Review: Theo’s Italian

One of the latest Cunningham Restaurant Group concepts, Theo’s homes in on homey yet elegant Italian favorites
Photography by Tony Valainis

A CARDINAL RULE of restaurant criticism is not to say anything, good or bad, about the men’s room. But when the walls are papered in a whimsical woodland scene of bears tossing pepperoni pizzas and carrying takeout bags, a one-of-a-kind feature that seems like it would garner more mealtime conversation were it actually in the dining room, it’s worth mentioning. It’s one of the details at Theo’s Italian, one of the latest and more curious efforts of the ever-growing Cunningham Restaurant Group, that lets you know the place was named in honor of a 4-year-old—specifically, CEO Mike Cunningham’s first grandson, Theo.

CRG has expanded its culinary empire to three states and every corner of the Indy metro area, covering every flavor from new American and tapas to burgers and brunch, not to mention offering custom box lunches private dining spaces, and a members-only speakeasy, so the likelihood that local diners have experienced the care and attention Cunningham’s staff lend to plating and service is high. Indy’s west side has long embraced the group, with Stone Creek Dining Company, Bru Burger Bar, and the CRG Event Center all clustered within sight of The Shops at Perry Crossing, which now houses Theo’s. Indeed, last summer’s relocation of Stone Creek to the former Claddagh Irish Pub spot, which gave it more square footage and visibility, left a bonus space for Cunningham to let his imagination run wild. Why not open the kind of place you’d take your grandkids for pizza night and add dolled-up scratch-made pastas and cocktails that won’t leave the adults at the table wanting?

Photography by Tony Valainis

That’s exactly the feel at Theo’s, which opened early last October, whether you’re dropping in for a post-shopping nosh or driving out from the city. Its soaring two-story main atrium has a muted palette of earth tones, with just enough yellow and red accents and an open kitchen peeking in from the back to let you know its aspirations are beyond the local red sauce joint. Yet the menu dispenses with typical trattoria entrees such as osso buco or veal parmigiana. Despite this, executive chef Nova Richardson’s offerings lean a bit more toward parents’ tastes than fare for kiddies. A crisscrossed pile of perfectly chewy, parmesan-showered breadsticks with crunchy garlic chips is a must for young and old alike. And parmesan chicken pastina soup, a nod to the viral Italian American heal-all, packs plenty of comfort, though its broth is much thicker and lusher than usual, with shells instead of the traditional tiny tubes of pasta.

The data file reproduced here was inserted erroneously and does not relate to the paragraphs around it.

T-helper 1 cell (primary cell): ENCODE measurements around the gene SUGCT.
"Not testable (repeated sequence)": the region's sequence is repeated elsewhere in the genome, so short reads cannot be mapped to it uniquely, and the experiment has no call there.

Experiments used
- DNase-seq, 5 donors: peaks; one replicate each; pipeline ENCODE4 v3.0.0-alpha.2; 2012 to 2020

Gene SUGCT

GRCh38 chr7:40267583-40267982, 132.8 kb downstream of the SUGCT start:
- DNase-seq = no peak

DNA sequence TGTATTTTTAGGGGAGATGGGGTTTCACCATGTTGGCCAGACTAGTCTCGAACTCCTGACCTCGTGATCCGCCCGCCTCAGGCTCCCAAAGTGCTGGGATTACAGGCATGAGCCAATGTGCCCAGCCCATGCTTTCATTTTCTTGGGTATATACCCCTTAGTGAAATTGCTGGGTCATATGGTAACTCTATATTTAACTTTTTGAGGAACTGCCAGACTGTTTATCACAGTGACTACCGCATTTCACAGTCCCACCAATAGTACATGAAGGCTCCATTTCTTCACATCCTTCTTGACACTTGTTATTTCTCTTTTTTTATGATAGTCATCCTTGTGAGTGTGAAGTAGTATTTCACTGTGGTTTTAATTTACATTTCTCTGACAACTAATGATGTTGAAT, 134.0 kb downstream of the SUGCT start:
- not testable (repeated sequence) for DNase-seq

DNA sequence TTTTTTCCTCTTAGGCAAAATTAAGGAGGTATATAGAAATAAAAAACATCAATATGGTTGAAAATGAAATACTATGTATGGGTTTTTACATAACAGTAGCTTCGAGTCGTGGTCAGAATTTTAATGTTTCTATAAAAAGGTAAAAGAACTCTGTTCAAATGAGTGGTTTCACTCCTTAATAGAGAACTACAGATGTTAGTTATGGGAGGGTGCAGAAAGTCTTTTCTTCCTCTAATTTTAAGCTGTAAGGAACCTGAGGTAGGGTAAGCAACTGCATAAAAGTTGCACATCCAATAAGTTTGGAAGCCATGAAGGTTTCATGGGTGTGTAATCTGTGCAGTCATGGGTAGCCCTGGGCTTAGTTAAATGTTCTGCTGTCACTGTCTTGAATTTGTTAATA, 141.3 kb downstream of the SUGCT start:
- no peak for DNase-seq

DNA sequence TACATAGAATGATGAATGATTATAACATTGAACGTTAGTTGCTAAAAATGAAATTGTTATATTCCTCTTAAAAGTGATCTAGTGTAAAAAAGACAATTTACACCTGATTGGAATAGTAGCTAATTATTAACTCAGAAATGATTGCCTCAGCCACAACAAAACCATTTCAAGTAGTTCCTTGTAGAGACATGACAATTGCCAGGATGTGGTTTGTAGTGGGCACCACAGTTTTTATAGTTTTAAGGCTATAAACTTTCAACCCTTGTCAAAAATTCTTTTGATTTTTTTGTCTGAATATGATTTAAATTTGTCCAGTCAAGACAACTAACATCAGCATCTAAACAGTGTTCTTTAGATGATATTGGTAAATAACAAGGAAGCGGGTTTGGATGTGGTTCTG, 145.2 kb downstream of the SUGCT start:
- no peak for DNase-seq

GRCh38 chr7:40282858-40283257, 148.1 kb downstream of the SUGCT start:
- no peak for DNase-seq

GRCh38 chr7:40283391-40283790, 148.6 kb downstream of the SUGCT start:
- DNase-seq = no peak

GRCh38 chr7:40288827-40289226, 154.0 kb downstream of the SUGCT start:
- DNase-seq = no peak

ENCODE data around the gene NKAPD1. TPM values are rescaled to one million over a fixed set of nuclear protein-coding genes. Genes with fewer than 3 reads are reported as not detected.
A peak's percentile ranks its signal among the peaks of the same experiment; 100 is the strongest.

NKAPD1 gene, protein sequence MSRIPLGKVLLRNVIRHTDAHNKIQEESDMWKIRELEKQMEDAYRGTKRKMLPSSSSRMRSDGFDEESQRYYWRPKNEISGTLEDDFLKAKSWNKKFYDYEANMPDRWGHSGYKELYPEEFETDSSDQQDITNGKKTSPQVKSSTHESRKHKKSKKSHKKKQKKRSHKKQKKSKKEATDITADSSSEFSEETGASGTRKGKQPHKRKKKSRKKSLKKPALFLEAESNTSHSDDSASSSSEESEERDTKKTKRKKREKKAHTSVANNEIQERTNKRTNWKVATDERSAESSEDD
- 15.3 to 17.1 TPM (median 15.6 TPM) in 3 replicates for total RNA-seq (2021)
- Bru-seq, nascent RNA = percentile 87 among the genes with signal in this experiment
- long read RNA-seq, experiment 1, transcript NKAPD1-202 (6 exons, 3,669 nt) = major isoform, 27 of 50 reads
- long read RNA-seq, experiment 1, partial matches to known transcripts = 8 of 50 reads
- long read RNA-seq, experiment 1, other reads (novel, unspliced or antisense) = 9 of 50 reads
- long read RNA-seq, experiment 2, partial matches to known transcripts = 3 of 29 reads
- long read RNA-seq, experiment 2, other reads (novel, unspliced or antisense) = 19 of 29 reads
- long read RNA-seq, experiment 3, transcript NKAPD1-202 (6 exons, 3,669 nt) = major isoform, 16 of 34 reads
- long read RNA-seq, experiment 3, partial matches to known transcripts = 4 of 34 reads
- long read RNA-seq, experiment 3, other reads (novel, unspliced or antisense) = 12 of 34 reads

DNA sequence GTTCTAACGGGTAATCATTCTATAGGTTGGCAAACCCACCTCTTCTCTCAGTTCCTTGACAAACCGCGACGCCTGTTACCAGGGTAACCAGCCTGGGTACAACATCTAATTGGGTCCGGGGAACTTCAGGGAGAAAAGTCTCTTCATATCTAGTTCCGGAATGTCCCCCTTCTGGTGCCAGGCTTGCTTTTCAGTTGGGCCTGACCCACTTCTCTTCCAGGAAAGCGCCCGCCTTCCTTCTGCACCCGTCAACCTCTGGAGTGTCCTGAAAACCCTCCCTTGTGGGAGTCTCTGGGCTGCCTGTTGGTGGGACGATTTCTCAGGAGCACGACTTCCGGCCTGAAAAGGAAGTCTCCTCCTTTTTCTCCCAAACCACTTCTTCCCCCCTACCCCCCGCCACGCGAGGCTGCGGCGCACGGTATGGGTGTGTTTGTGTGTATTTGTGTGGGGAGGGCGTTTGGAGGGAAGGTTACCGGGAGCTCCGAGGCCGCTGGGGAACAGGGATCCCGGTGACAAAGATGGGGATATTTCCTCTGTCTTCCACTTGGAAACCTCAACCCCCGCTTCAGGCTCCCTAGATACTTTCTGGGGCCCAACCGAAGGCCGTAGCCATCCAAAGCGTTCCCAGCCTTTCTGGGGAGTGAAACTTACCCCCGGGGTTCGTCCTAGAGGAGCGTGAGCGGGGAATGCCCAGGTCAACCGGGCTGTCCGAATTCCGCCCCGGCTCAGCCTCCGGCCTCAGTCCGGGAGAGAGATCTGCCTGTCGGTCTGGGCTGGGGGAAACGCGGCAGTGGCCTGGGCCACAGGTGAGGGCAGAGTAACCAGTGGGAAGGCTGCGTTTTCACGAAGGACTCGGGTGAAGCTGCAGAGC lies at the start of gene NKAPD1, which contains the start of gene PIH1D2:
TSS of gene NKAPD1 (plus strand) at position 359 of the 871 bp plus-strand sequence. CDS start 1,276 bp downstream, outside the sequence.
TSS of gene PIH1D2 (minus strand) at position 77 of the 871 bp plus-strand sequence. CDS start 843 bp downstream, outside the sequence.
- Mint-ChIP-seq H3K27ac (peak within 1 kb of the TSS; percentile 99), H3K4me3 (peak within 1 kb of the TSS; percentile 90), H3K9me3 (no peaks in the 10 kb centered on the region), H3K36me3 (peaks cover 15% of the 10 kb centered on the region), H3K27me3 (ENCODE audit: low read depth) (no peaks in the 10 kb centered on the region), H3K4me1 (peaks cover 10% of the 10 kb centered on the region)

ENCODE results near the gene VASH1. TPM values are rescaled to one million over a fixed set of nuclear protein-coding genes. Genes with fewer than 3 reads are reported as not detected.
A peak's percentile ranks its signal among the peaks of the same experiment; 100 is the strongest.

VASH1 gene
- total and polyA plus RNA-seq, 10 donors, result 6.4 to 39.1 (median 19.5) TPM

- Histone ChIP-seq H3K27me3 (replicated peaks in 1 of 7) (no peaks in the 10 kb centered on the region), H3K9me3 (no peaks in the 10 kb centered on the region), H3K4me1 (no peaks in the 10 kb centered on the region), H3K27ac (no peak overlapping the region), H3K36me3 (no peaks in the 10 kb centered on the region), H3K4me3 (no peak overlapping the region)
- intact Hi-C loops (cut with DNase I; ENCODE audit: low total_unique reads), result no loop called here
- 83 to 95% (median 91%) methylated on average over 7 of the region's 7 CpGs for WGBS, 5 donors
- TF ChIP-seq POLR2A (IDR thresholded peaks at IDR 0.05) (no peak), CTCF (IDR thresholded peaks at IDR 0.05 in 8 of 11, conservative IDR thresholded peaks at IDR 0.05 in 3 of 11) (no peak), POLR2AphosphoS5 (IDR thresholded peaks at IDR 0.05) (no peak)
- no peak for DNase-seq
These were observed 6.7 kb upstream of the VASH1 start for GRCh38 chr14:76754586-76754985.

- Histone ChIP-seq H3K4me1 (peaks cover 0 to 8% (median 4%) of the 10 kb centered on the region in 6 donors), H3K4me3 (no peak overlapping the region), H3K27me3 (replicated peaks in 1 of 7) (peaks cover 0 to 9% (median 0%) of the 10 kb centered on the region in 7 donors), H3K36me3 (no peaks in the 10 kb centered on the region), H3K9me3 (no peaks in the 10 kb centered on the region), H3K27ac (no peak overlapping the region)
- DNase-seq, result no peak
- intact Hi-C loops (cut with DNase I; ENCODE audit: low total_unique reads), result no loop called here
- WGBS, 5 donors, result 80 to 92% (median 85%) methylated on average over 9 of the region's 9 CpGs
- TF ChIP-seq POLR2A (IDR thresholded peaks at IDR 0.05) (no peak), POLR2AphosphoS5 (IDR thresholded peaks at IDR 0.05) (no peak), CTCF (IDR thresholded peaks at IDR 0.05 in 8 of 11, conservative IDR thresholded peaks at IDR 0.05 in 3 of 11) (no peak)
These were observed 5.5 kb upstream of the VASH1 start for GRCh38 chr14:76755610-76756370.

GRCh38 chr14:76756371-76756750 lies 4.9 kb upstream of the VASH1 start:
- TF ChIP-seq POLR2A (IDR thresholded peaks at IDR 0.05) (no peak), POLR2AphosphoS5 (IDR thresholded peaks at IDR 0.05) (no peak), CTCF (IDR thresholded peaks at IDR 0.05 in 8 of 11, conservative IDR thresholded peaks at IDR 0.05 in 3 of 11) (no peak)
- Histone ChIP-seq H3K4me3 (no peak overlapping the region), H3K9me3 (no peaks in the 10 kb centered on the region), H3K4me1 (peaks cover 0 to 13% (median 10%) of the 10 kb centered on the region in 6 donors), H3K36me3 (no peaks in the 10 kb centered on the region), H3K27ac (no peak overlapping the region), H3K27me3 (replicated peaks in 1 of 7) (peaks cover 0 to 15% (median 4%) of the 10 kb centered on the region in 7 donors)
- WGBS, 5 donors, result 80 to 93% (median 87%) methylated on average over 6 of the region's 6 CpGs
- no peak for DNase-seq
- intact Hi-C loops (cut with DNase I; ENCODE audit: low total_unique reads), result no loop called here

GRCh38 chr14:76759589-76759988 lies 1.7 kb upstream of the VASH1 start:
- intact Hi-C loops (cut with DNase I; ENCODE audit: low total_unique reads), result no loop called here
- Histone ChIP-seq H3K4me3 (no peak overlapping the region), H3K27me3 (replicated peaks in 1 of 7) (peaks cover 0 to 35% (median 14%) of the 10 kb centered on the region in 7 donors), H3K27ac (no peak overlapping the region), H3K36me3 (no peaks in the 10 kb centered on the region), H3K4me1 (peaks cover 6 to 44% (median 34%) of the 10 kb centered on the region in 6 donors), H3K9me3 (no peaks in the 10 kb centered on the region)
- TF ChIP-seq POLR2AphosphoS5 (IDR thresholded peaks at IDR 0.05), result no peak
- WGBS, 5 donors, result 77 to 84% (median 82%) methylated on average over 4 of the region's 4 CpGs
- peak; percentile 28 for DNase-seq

Photography by Tony Valainis

Whether you bring the family along or not, cocktails from the cozy bar will soothe with their savory touches, especially the Italian Bird made with rum, herbal Campari, sherry, and a drop of salted honey. Calamari, enlivened with somewhat more crowd-pleasing fried shrimp, wears a welcome crunchy crust and comes plated atop a generous swath of restrained Calabrian chili aioli. A Caesar salad with Brussels sprouts swapped for the romaine is a beauty on the plate, with a stripe of ultra-creamy dressing underneath. A healthy helping of fried pancetta may weigh on the salad a bit, and the sprouts could use a bit more time softening up in the dressing. Pastas are where the CRG touch shines the most, borrowing the custom-made tagliatelle and ziti from the same production kitchen as the more upscale Nesso. The casarecce is hearty and sophisticated, with a meaty pork and beef ragu and fresh touches of al dente Swiss chard and sweet shallots.

Photography by Tony Valainis

But you’re here for the pizza, right? Theo’s takes liberties with its pies as well, featuring the lesser-known but trending Roman-style pinsa flatbreads with an airier, more moist dough shaped into an oval that lends itself to less typical topping combinations. The kids may prefer it for its easier-to-manage square-cut slices, especially with just cheese or pepperoni. Be sure to order a second for the table, preferably the Fig Pig Goat, which has all the savory-sweet elements of a charcuterie board—prosciutto, goat cheese, and fig preserves—crowned with arugula, tangy pickled onions, and a drizzle of garlic-scented honey.

Photography by Tony Valainis

For desserts, tiramisu may be the obvious choice, and a slender rectangular slice is especially creamy, with a dusting of espresso that coffee lovers will appreciate. But the winner among the sweets is the Italian cream cake, a just-dense-enough double-decker treat studded with chewy coconut and pecans and filled with a sweet cream cheese filling. Cunningham has no immediate plans to franchise Theo’s—he has just the one grandson so far, after all. So you’ll need to plan a shopping trip to Plainfield if you want to try its updates to Italian classics. Just be sure to bring the kids.

THEO’S ITALIAN 2498 Perry Crossing Way, Plainfield 317-203-9107

HOURS Sun–Thu 11 a.m.–9 p.m., Fri–Sat 11 a.m.–10 p.m.

VIBE Family-friendly pizzeria

TASTING NOTES Scaled back elegant pastas, pinsas, and sandwiches 

NEIGHBORHOOD The Shops at Perry Crossing in Plainfield

MUST-ORDER Pillowy Roman-style pinsas with lush toppings, golden breaded calamari and shrimp, luxe lobster ravioli, and decadent Italian cream cake